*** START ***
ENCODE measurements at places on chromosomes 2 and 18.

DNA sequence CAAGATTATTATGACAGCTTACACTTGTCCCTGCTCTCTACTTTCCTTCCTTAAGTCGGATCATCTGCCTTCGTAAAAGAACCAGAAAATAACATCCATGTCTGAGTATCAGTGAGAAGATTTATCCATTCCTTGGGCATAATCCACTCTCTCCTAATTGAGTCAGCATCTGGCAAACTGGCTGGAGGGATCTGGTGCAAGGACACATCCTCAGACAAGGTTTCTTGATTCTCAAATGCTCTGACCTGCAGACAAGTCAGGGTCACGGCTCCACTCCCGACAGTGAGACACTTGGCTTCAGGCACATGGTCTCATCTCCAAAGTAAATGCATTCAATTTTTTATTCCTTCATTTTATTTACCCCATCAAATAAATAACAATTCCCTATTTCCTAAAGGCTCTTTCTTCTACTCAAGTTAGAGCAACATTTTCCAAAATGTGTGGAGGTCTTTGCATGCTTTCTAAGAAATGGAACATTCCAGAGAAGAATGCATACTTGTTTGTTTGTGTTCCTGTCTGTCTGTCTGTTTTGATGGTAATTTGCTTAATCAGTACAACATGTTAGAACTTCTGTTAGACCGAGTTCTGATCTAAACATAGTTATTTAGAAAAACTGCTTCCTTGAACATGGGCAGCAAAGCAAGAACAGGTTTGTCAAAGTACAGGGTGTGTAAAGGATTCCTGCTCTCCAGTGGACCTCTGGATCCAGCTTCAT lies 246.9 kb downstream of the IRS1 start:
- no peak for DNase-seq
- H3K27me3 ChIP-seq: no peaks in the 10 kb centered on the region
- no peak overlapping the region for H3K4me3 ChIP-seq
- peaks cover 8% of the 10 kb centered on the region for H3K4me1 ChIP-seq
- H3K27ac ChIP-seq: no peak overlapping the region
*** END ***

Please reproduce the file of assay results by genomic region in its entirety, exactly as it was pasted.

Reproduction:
ENCODE measurements at places on chromosomes 2 and 18.

DNA sequence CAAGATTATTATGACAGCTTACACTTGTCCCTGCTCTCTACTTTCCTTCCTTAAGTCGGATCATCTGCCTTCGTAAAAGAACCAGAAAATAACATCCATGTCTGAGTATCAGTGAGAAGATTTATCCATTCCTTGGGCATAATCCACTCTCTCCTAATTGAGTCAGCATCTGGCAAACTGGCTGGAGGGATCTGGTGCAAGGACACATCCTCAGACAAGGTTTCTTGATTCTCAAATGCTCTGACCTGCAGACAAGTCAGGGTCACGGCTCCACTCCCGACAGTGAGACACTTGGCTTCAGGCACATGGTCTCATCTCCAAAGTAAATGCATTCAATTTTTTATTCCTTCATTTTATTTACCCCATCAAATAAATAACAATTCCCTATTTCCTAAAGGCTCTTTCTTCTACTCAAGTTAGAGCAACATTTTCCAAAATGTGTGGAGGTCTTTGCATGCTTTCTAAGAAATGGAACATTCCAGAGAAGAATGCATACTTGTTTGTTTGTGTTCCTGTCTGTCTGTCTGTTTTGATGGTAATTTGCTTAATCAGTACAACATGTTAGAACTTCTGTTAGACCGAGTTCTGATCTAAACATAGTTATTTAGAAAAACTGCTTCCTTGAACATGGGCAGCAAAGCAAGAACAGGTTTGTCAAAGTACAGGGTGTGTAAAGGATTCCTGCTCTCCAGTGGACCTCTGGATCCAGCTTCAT lies 246.9 kb downstream of the IRS1 start:
- no peak for DNase-seq
- H3K27me3 ChIP-seq: no peaks in the 10 kb centered on the region
- no peak overlapping the region for H3K4me3 ChIP-seq
- peaks cover 8% of the 10 kb centered on the region for H3K4me1 ChIP-seq
- H3K27ac ChIP-seq: no peak overlapping the region